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November 2009

Crazy Google Kids at it Again with Chrome OS

Google kicked off the launch of its Chromium OS project today with a presentation on Chrome OS. The first thing you’ll notice is that the name of Google’s consumer product will be Chrome OS, while the open source project is named Chromium OS. My guess: Google will bless the usage of the Chrome OS name by granting trademark rights to those who comply with Google’s standards. Google didn’t say that, but that’s what I would do.The next thing I noticed is that Chrome OS will be completely “cloud-based”. As in, no local data. As in, all web apps all the time. As in, it’s only useful to the extent that there’s an internet connection. This will likely prove to be a Google Rohrschach test. Those already predisposed to disliking anything Google does will find this horrifying. Those who think Google is the bee’s knees will conclude that it’s not completely evil and, indeed, is the next logical evolution of desktops-in-the-cloud technology.

in reference to: Crazy Google Kids at it Again with Chrome OS (view on Google Sidewiki)

10 Years of

It’s often difficult to notice when you’re in the midst of making history. In the summer and fall of 1999, I spent some time working next door to four noisy, Mountain Dew-swilling misfits working on a renegade project within VA Linux Systems. Little did I know that their efforts would become known as the world’s largest open source development site.I refer, of course, to, which launched on November 17, 1999. Most people think of these days as another huge web site with lots of ads, but very few understand its humble beginnings or how challenging it was to even launch the darn thing without the powers-that-be at VA killing it off in a fit of well-intentioned hari kiri. The history and beginnings of can teach executives and managers today the value of trying crazy things that might (and probably will) fail; of letting your young guns run wild with imagination; and not squashing innovation within your company. Today is about, the site that was before its time and how it came to be.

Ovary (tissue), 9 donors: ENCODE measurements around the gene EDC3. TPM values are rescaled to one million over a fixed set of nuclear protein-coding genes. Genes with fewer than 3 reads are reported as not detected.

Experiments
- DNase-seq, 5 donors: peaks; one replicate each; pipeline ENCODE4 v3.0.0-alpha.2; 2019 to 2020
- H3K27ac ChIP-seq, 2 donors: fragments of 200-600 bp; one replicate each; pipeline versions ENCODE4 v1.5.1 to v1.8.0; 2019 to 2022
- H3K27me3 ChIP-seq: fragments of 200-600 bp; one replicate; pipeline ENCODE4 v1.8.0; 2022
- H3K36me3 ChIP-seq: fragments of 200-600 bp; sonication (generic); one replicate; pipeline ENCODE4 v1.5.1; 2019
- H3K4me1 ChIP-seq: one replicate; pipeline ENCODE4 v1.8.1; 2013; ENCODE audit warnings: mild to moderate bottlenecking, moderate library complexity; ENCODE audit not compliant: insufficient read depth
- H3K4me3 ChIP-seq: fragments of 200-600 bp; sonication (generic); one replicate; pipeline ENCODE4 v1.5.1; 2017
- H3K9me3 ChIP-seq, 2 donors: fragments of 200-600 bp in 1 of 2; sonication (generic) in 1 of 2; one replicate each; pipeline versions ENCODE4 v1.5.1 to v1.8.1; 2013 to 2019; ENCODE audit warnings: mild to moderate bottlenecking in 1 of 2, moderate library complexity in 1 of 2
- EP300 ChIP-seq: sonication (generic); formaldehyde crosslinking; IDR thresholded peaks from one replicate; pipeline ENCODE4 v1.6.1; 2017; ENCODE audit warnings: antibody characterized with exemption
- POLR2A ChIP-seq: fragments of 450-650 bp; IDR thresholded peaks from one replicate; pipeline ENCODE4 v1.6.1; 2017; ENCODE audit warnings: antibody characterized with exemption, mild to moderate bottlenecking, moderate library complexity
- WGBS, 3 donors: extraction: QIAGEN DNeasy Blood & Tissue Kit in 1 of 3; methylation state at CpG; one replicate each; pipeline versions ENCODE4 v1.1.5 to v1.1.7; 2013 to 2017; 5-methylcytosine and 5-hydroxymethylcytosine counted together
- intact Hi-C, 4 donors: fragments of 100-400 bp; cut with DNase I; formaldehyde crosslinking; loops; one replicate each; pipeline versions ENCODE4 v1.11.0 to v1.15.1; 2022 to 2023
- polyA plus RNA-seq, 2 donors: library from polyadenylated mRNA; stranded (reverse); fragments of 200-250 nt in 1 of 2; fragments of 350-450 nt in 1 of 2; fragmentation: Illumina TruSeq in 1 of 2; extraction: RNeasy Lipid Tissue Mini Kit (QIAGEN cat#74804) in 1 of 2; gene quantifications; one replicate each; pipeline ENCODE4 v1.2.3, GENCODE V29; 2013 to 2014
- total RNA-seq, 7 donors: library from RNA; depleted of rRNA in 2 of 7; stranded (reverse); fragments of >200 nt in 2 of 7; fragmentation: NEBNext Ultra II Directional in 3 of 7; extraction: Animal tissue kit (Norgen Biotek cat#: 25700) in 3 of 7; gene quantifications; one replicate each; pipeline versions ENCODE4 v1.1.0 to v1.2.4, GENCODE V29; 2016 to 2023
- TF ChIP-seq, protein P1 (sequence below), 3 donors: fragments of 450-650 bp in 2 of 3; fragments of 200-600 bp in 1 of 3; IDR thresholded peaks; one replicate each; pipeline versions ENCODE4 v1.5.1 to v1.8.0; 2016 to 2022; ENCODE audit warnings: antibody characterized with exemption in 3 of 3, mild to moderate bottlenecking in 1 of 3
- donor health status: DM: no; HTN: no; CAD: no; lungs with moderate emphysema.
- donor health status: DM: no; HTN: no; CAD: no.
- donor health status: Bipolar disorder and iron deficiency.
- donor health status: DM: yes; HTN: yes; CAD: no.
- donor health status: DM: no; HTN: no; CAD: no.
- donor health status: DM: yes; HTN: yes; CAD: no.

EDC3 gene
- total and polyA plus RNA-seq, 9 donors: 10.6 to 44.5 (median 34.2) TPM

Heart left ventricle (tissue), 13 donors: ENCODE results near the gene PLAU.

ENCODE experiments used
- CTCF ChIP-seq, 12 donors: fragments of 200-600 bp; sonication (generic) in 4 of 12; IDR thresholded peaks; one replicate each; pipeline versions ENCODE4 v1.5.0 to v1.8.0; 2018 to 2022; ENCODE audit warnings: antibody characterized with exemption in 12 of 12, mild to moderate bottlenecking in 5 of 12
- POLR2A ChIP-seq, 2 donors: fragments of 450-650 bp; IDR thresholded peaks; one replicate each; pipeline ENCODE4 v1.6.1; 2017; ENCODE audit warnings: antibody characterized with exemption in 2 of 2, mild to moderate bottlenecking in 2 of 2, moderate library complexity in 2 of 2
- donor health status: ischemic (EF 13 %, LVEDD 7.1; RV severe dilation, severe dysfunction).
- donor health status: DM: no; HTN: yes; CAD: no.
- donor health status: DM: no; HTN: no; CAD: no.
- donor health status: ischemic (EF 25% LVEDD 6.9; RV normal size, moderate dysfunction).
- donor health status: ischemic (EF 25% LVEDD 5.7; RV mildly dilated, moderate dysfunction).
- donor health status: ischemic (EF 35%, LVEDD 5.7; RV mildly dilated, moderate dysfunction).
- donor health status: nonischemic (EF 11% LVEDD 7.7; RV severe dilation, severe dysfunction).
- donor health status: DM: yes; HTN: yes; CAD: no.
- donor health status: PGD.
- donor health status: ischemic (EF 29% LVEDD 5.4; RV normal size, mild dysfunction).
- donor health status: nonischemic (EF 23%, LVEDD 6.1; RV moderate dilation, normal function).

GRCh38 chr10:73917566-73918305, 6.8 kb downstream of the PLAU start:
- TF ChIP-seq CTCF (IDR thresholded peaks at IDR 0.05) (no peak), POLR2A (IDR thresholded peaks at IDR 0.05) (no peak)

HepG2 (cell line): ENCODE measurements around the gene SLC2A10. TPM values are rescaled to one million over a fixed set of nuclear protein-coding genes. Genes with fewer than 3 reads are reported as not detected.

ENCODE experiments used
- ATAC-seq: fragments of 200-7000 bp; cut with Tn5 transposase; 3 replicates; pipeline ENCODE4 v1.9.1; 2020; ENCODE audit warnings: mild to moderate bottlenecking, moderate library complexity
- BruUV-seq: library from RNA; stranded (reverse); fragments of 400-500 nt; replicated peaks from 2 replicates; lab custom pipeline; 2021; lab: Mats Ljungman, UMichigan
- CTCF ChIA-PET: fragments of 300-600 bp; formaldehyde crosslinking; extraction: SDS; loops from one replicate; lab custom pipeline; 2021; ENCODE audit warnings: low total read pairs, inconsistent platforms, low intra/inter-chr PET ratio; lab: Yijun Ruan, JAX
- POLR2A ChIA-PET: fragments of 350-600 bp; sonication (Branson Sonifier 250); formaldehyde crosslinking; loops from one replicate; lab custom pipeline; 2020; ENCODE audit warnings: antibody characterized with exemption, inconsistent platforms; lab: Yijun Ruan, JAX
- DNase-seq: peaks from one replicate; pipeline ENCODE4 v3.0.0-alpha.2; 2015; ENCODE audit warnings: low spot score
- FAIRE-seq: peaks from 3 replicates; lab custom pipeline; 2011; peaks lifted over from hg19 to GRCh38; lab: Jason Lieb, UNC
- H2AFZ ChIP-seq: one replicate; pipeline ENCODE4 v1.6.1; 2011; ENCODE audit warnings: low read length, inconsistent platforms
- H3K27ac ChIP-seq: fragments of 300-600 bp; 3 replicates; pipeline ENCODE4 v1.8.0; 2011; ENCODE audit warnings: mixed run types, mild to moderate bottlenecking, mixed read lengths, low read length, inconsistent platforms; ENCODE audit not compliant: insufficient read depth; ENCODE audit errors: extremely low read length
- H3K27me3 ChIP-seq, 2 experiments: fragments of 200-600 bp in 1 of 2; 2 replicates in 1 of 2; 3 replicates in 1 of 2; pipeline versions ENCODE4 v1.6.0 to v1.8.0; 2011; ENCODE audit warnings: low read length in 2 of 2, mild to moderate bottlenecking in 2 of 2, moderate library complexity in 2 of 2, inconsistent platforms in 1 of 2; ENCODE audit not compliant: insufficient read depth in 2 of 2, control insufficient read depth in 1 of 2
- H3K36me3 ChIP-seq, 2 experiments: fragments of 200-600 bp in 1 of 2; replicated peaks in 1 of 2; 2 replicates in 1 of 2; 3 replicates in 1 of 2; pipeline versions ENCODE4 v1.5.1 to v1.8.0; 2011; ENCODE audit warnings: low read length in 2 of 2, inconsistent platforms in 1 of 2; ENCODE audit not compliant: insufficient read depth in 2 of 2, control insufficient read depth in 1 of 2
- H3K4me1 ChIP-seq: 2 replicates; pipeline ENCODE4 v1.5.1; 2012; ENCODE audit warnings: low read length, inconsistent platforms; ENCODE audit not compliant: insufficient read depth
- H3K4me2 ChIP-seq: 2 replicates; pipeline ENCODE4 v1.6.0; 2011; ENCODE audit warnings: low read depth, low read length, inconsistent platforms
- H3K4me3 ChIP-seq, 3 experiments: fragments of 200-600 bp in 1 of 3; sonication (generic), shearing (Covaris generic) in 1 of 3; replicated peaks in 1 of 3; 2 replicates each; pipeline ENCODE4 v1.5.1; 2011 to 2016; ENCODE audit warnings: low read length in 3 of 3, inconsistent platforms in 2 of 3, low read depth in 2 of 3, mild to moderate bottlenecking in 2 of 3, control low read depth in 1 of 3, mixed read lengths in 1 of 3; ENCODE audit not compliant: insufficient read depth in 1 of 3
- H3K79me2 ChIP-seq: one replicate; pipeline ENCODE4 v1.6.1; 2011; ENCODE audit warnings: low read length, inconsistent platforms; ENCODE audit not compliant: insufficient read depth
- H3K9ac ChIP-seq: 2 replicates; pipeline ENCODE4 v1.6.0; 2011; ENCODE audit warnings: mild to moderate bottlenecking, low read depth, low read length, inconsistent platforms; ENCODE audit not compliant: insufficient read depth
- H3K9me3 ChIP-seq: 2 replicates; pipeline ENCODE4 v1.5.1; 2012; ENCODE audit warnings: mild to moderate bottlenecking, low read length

In reference to: 10 Years of (view on Google Sidewiki)

OStatic: Is the Symbian Foundation DOA?

When Nokia announced that it was launching the Symbian Foundation to great fanfare, it had within its grasp that rarest of opportunities to move swiftly and become the dominant open source mobile platform. Alas, just one and a half years later, they have seemingly ceded that position to Android. Instead of recognizing the threat from Android and making strategic changes to counter, they instead criticized Google’s closed-door development of Android before releasing a line of code themselves. When criticizing competitors, it helps to have your own house in order first.

in reference to: Is the Symbian Foundation DOA? (view on Google Sidewiki)

OStatic: Thoughts on the Koala

It’s been a few days since Ubuntu 9.10, aka the Karmic Koala, was unleashed on the world. I wanted to post a general review after having used the special K since it went RC in late September and early October. In general, I’ve been very impressed, especially in comparison to another, recently released, operating system. This mini review will focus on using Ubuntu as a desktop system. When I drop it onto my Linode server, I’ll provide commentary on server usage as well.Read the full article on

in reference to: Thoughts on the Koala (view on Google Sidewiki)

OStatic: Cable Modem Hacker Indicted on Federal Charges

In a case reminiscent of the DVD hacking cases from the early 2000’s, Oregon cable modem hacker and author of “Hacking the Cable Modem” has been charged with conspiracy and aiding and abetting wire fraud. This is another sad commentary on a criminal justice system that prosecutes the toolmaker without noting the legitimate uses of hardware hacking and modding.